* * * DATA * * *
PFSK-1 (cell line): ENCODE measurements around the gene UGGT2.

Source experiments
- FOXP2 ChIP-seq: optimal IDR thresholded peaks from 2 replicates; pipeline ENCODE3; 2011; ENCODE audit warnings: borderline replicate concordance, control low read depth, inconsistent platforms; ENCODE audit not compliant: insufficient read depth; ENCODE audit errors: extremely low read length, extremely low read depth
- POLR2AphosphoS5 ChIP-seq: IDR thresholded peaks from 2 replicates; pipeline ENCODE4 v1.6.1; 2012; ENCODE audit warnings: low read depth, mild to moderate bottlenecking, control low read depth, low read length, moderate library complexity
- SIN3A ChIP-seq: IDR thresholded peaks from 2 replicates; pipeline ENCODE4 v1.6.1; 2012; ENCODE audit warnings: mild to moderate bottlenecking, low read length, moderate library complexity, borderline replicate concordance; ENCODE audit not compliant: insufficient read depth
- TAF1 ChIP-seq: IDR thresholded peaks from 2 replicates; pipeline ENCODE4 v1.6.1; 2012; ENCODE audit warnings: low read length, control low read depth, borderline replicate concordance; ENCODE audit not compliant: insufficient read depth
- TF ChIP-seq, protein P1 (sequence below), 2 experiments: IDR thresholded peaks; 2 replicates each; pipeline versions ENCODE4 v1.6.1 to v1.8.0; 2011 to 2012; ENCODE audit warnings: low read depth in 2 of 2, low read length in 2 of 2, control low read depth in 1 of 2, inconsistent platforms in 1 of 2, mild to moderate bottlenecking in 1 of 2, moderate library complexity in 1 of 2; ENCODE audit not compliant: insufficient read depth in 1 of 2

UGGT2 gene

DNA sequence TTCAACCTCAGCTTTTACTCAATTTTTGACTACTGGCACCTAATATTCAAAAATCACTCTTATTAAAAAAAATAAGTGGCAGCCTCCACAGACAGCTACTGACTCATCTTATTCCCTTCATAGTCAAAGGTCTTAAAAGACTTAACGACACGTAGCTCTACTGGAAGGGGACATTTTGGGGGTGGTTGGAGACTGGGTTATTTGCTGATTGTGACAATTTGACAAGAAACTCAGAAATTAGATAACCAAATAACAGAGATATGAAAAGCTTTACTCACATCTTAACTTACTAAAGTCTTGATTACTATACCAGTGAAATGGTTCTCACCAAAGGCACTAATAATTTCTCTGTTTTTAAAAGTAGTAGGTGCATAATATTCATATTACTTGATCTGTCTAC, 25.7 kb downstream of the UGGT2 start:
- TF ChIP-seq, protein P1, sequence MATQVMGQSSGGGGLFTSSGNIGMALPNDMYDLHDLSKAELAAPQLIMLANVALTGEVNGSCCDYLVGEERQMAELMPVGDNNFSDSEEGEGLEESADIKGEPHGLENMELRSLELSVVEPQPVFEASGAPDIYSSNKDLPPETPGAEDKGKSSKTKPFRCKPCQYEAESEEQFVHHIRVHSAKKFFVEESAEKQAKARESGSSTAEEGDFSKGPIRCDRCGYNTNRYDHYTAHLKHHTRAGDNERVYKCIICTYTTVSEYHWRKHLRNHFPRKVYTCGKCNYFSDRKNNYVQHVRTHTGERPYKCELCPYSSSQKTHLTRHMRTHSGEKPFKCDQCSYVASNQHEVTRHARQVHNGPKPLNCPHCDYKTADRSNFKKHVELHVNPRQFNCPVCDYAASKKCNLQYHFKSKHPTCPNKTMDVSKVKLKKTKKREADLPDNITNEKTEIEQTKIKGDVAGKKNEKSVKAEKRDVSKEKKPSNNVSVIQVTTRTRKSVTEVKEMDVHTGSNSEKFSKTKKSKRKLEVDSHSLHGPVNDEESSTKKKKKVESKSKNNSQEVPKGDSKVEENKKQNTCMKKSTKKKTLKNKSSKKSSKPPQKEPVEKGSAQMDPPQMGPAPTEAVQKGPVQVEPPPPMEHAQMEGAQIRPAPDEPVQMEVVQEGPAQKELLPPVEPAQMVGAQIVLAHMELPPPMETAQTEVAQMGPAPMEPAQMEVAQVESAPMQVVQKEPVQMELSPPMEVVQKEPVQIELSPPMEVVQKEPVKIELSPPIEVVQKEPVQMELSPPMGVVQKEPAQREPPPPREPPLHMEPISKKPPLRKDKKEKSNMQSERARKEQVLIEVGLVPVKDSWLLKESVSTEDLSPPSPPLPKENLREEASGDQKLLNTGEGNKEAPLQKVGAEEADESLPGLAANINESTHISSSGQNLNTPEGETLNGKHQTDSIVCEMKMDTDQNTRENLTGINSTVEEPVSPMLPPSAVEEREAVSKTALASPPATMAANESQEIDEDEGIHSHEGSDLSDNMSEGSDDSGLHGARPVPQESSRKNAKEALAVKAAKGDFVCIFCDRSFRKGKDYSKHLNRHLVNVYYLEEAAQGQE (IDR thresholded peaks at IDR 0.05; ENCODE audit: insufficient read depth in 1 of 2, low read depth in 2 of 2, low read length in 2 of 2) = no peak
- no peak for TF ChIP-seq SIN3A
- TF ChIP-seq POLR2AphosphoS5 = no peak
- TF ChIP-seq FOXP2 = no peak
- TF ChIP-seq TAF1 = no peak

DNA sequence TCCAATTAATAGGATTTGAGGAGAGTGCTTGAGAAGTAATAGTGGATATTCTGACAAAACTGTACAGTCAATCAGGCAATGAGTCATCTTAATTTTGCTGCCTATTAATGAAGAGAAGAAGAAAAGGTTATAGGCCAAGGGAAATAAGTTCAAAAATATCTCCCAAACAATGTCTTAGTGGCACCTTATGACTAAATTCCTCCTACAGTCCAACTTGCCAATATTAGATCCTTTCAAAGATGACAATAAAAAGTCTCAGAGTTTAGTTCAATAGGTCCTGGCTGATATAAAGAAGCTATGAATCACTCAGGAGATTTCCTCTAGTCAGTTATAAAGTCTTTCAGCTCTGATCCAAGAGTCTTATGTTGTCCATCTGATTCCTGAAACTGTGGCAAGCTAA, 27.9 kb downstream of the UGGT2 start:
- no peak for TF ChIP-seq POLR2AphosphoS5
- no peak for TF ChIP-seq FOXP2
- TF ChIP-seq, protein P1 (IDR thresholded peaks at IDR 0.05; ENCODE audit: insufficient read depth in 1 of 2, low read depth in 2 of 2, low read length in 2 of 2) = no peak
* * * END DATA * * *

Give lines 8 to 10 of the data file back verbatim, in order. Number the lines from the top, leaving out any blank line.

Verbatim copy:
UGGT2 gene

DNA sequence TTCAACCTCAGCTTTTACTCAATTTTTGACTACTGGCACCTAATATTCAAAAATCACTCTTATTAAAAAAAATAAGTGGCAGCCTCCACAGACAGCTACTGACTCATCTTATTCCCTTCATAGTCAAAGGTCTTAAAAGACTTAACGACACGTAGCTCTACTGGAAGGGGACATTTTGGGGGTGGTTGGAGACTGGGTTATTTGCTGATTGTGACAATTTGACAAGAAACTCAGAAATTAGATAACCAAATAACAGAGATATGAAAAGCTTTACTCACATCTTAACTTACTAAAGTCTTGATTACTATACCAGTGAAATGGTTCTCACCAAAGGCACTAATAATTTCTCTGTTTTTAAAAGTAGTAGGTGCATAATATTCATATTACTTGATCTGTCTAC, 25.7 kb downstream of the UGGT2 start:
- TF ChIP-seq, protein P1, sequence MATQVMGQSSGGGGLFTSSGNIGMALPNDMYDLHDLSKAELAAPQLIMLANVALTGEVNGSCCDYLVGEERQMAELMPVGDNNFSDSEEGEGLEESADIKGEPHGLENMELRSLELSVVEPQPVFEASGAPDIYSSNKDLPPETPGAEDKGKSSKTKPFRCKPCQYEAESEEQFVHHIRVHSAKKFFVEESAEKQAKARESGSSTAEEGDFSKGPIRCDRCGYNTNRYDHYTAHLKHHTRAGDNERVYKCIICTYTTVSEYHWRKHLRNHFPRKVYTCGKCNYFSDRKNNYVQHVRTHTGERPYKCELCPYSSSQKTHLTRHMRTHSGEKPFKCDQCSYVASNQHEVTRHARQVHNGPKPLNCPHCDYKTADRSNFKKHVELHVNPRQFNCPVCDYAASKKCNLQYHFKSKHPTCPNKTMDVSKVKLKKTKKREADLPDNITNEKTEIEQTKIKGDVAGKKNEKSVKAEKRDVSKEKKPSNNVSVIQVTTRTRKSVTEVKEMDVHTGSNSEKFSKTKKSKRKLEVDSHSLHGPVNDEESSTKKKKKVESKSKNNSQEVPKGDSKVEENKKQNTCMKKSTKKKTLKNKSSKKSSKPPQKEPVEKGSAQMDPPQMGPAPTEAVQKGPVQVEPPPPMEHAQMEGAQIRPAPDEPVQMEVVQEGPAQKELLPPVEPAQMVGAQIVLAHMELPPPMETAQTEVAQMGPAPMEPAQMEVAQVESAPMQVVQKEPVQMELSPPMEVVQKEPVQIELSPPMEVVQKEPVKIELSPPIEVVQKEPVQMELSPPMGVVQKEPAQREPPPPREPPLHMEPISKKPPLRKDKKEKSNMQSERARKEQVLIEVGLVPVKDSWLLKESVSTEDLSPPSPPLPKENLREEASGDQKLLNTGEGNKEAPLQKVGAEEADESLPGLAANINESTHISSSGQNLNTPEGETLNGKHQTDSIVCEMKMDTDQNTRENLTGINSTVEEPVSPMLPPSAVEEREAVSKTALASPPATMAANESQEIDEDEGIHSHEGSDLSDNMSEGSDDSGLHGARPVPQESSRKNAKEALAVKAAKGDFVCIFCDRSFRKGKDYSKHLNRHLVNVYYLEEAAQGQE (IDR thresholded peaks at IDR 0.05; ENCODE audit: insufficient read depth in 1 of 2, low read depth in 2 of 2, low read length in 2 of 2) = no peak